10 Dec 2015

'Jihadi brides' could be free to return to New Zealand

5:49 am on 10 December 2015

The government has not cancelled the passports of any of the women it says have left the country to marry jihadist fighters in Syria and Iraq and they are free to return.

Chris Finlayson

Chris Finlayson: women living a 'deluded fantasy.' Photo: RNZ / Diego Opatowski

The SIS's annual report said there had been an increase in the number of women travelling to Islamic State-controlled areas to marry.

It also said the number of New Zealanders fighting alongside Islamic State was likely to increase and that they posed a significant threat if they returned here.

The government said getting married was not a reason to cancel a passport, although some men have had their passports cancelled for posing a threat to national security.

Minister in charge of the SIS, Christopher Finlayson, believed the women who were leaving New Zealand did not know what they were letting themselves in for.

"These are people who seem to subscribe to the deluded fantasy that if they go over there they'll be able to marry the man of their dreams and they'll live in some kind of idyllic Garden of Eden as their chaps go out and fight for the faith, but the reality of the matter is it's nothing like that.

"I guess they're following the established pattern of what happens when jihadi brides go from Austria or France - basically, they're consigning themselves to death."

According to the SIS the number of women travelling to Syria and Iraq to marry jihadist fighters is fewer than a dozen.

Temporary legislation passed last December allows passports to be cancelled, or travel documents suspended, if a person is deemed a danger to a country.

Internal Affairs Minister Peter Dunne said no passports for any women in any circumstances had been cancelled, but a very small number of men's passports had, although he would not disclose the number.

"I'm not going to go into any particular details, but any passports that have been cancelled have been cancelled because people pose a threat to national security or who are going to engage in terrorist activities, marriage doesn't usually come into that category."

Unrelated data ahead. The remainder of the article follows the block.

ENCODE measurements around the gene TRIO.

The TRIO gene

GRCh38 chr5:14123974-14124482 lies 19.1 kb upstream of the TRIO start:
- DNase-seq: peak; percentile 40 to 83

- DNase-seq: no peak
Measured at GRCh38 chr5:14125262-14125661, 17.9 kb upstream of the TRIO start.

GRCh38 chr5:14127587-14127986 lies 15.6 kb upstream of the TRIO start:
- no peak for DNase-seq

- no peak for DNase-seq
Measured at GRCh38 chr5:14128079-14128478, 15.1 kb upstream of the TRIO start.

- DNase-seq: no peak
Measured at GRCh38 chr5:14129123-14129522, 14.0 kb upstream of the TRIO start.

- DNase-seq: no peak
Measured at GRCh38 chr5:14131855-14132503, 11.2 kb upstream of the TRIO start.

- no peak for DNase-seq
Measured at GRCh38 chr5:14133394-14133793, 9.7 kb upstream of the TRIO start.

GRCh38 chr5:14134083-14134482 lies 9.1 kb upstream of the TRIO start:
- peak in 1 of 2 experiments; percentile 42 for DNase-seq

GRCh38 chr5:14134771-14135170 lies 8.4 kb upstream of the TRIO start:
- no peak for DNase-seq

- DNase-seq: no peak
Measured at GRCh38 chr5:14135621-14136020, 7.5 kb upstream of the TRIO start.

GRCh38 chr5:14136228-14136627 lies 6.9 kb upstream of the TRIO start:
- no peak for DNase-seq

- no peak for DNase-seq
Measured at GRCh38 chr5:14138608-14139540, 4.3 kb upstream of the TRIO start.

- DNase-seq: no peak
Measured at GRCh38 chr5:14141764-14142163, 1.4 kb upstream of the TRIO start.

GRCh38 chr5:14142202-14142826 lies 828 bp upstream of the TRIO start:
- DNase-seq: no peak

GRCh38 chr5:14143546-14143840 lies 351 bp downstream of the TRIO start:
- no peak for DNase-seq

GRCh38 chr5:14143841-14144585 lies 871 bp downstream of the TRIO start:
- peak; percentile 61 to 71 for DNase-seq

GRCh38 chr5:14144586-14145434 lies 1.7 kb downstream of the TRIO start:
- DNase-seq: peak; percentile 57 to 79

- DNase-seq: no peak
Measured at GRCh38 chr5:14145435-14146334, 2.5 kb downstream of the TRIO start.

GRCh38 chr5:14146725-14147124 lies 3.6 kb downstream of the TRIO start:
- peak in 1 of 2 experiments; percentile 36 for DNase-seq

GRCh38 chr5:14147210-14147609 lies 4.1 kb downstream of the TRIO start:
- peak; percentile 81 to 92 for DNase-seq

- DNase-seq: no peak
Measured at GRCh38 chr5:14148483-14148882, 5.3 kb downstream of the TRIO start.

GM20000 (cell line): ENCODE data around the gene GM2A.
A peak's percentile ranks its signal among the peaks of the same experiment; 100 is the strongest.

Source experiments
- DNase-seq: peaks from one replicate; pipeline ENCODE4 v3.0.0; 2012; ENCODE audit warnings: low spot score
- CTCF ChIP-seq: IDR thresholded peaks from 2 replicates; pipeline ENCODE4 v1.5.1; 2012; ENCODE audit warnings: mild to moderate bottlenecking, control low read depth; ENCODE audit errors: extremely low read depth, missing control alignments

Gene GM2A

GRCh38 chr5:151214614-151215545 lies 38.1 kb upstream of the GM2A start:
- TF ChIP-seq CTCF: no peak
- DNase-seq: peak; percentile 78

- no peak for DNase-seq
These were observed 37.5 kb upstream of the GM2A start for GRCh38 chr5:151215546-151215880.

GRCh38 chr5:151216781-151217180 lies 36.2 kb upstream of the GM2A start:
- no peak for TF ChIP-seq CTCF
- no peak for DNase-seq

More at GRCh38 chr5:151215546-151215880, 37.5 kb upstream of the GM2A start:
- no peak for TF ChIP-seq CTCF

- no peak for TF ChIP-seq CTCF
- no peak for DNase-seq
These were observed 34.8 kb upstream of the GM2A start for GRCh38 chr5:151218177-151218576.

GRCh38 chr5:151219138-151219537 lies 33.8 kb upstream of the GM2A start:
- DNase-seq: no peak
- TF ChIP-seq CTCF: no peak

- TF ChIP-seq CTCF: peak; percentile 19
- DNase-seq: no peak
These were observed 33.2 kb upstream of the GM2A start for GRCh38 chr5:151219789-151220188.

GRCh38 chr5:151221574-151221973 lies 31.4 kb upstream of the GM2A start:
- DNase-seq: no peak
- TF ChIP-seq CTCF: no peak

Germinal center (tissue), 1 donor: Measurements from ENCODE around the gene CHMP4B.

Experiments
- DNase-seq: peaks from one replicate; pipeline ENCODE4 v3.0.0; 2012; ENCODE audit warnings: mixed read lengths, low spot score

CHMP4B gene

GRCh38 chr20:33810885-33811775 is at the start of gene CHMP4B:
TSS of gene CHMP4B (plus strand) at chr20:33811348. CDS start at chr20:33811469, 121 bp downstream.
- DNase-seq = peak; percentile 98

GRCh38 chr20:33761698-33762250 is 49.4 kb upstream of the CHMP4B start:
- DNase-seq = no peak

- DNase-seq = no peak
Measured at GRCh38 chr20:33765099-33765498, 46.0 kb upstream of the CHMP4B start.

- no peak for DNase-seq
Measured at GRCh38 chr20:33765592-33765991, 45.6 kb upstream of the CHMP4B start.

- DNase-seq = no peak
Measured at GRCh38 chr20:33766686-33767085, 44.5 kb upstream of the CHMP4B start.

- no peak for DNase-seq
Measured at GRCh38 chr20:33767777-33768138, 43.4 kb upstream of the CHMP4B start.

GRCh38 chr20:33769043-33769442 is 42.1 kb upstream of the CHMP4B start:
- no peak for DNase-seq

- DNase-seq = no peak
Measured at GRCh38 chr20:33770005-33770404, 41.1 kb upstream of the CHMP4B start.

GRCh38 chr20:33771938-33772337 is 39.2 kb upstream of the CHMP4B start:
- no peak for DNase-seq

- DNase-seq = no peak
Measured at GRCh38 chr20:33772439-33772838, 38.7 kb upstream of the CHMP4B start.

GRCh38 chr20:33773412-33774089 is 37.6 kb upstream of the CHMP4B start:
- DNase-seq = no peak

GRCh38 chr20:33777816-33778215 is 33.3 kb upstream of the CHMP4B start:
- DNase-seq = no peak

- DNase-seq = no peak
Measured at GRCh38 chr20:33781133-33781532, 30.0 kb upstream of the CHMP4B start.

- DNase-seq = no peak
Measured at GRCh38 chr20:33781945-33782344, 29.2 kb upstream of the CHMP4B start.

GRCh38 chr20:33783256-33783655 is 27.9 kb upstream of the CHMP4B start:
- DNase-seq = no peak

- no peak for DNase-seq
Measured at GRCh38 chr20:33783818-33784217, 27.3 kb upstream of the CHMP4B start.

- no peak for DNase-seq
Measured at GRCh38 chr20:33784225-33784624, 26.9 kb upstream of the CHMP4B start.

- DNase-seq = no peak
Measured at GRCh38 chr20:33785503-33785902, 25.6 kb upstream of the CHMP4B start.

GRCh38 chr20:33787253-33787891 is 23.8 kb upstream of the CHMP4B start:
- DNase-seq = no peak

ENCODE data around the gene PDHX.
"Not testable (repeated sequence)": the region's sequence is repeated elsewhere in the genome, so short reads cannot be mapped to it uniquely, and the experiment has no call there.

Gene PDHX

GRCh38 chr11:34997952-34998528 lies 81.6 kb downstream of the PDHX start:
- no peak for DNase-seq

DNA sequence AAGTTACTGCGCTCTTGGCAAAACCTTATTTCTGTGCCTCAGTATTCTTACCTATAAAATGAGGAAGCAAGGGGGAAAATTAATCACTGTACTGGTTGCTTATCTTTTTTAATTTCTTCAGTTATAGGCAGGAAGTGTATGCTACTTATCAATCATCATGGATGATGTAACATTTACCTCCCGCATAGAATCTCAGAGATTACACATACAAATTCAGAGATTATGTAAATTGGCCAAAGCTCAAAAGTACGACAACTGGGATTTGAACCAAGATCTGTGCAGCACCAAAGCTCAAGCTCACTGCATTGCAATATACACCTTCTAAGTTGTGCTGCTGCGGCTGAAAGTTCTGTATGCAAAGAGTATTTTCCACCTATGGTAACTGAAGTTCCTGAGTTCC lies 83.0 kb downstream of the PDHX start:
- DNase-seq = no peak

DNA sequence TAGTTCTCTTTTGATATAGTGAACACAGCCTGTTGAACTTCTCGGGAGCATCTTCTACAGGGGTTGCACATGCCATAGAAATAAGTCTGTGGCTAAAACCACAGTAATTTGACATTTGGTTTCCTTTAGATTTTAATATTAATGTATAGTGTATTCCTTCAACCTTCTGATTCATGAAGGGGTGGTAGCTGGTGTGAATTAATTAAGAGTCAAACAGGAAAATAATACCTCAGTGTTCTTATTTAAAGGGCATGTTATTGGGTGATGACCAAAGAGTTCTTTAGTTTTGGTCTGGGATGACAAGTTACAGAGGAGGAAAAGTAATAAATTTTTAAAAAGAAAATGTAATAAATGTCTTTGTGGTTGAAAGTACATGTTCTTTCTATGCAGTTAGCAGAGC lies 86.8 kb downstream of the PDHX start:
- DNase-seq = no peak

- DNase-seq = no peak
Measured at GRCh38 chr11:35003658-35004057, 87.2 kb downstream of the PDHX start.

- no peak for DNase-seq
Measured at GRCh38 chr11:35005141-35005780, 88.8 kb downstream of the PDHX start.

American security intelligence agency Soufan Group said the number of foreign fighters in Iraq and Syria had more than doubled since last year - and included five to ten New Zealanders. There are about 40 people on a terror watchlist in New Zealand, including one or two under 24 hour surveillance.

So far no New Zealander who has gone to fight with Islamic State has tried to return, but according to the SIS some will try to return in the near future.

Mr Finlayson said people returning to New Zealand radicalised was a risk, and one to which the government was alert.

He pointed to the recent attacks in Paris where the main perpetrator had gone to Syria and managed to get back into Belgium.

"We have to be alert to that and if they come back we have to deal with them, the criminal law obviously has a role to play, but there's more than that."

Labour foreign affairs and associate defence spokesperson David Shearer said it was important these people were allowed to come back into the country so that they could be rehabilitated. He said some countries took away passports and citizenships, leaving people to drift around the world.

"We haven't done that here in New Zealand and I think that's the right policy. If somebody wants to come back we will allow them to come back to New Zealand and then prosecute and deal with them here, because that is the responsible thing to do for the international community."

The temporary passport legislation expires at the end of March 2017.